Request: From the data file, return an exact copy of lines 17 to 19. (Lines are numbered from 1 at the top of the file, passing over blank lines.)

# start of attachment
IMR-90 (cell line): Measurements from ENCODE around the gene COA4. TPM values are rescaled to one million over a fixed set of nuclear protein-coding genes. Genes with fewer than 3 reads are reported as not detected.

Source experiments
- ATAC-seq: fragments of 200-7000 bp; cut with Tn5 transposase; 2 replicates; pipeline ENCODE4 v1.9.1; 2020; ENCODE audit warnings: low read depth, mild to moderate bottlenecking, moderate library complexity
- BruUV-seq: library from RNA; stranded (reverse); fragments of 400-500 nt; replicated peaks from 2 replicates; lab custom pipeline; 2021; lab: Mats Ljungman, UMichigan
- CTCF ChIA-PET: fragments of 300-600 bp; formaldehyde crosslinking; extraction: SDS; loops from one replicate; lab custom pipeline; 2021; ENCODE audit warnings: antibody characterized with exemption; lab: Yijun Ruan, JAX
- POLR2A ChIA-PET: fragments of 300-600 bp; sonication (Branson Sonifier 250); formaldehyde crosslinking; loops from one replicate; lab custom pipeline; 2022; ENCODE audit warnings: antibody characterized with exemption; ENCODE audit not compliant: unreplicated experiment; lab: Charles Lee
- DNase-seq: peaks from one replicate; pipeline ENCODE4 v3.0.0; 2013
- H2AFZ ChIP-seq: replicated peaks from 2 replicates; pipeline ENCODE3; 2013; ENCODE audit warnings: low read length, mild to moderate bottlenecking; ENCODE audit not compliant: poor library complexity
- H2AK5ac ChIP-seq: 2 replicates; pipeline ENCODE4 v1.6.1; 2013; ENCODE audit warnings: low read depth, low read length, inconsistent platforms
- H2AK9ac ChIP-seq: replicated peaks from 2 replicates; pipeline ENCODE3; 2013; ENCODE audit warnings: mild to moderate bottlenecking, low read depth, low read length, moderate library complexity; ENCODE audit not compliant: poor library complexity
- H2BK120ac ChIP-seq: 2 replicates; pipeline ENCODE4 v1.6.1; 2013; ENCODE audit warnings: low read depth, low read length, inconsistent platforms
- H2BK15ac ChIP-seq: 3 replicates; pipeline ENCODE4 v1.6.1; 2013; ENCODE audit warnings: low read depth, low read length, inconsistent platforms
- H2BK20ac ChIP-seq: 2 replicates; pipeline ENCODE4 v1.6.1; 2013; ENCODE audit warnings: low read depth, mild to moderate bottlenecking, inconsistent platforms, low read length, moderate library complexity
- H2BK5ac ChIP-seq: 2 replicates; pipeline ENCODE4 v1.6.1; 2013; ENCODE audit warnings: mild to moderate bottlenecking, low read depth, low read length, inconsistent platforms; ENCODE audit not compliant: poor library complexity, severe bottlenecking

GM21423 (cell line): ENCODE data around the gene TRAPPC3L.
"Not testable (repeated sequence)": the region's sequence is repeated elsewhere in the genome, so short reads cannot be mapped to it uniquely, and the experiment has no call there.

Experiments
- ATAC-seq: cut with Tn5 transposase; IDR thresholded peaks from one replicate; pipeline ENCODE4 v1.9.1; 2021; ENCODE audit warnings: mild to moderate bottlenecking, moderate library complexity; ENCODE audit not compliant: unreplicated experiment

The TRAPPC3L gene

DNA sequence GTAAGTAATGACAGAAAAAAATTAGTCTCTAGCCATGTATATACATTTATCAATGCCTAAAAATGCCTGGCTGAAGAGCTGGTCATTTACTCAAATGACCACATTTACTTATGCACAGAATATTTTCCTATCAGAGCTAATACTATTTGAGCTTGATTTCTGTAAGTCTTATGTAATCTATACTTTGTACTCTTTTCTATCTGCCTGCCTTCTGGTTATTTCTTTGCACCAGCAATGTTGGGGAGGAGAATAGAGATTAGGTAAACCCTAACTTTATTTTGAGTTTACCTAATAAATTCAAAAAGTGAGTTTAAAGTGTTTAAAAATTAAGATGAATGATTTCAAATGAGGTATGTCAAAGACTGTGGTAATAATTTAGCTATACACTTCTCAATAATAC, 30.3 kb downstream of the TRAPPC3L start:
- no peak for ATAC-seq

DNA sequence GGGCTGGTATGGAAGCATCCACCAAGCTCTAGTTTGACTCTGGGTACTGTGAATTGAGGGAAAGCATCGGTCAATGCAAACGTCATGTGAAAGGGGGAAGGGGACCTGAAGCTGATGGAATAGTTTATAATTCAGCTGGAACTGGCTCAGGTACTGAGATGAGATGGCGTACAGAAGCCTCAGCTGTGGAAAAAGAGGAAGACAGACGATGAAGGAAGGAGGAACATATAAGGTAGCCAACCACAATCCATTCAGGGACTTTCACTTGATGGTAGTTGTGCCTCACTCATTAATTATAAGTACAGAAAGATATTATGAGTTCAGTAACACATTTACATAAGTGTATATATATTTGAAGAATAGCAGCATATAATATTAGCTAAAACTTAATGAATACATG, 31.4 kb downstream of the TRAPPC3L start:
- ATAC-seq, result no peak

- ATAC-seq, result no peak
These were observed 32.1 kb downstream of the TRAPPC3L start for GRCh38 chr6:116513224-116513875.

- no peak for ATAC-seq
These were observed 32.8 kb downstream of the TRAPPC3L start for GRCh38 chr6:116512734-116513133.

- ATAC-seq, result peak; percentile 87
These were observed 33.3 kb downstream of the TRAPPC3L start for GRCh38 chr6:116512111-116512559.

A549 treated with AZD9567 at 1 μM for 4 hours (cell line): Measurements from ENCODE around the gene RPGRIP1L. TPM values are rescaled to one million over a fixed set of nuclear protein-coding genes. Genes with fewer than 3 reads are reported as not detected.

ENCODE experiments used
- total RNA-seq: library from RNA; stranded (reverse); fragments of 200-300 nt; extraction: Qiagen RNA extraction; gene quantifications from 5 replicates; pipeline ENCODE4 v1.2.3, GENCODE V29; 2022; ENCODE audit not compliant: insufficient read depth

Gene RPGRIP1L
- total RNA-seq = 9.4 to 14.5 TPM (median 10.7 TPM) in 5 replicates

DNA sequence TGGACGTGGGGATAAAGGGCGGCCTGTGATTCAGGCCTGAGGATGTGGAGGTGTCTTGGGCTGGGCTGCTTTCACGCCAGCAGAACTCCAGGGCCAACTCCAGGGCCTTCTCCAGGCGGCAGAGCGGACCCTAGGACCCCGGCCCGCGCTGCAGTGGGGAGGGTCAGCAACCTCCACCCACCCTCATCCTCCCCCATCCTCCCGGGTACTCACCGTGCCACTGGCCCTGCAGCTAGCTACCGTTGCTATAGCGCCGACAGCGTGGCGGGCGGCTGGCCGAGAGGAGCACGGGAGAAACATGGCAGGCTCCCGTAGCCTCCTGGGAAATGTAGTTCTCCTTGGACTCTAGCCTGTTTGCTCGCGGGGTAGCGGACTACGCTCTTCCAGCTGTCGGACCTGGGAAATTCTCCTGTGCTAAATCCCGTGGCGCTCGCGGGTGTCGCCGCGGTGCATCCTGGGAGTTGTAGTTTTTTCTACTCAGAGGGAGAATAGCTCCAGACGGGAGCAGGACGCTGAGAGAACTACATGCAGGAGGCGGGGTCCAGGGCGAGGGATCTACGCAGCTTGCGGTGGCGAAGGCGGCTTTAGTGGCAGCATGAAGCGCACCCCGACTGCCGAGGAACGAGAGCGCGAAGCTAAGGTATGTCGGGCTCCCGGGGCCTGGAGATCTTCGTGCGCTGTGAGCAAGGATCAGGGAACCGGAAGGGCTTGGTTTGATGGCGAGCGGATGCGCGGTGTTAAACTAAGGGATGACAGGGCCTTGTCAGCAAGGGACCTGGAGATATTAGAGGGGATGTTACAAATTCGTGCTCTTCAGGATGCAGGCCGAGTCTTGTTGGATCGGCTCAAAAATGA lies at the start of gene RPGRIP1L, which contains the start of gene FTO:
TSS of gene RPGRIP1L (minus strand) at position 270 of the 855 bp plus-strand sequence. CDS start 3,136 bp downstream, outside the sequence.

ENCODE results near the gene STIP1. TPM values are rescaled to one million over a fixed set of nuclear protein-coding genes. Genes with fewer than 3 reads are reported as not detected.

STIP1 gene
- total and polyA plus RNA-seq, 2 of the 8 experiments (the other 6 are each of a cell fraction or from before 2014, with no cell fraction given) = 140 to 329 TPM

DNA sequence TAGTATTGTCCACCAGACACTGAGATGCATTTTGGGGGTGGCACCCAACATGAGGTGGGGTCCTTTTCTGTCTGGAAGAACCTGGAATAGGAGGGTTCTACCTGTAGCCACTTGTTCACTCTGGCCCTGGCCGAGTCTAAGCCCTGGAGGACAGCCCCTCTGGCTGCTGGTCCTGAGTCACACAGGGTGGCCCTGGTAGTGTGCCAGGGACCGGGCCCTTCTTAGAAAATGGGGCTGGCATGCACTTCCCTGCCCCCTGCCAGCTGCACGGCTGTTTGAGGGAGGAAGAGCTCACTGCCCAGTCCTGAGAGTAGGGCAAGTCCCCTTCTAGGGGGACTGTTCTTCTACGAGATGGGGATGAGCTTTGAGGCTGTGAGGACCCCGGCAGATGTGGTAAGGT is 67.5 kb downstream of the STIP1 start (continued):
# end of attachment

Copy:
Experiments
- ATAC-seq: cut with Tn5 transposase; IDR thresholded peaks from one replicate; pipeline ENCODE4 v1.9.1; 2021; ENCODE audit warnings: mild to moderate bottlenecking, moderate library complexity; ENCODE audit not compliant: unreplicated experiment

The TRAPPC3L gene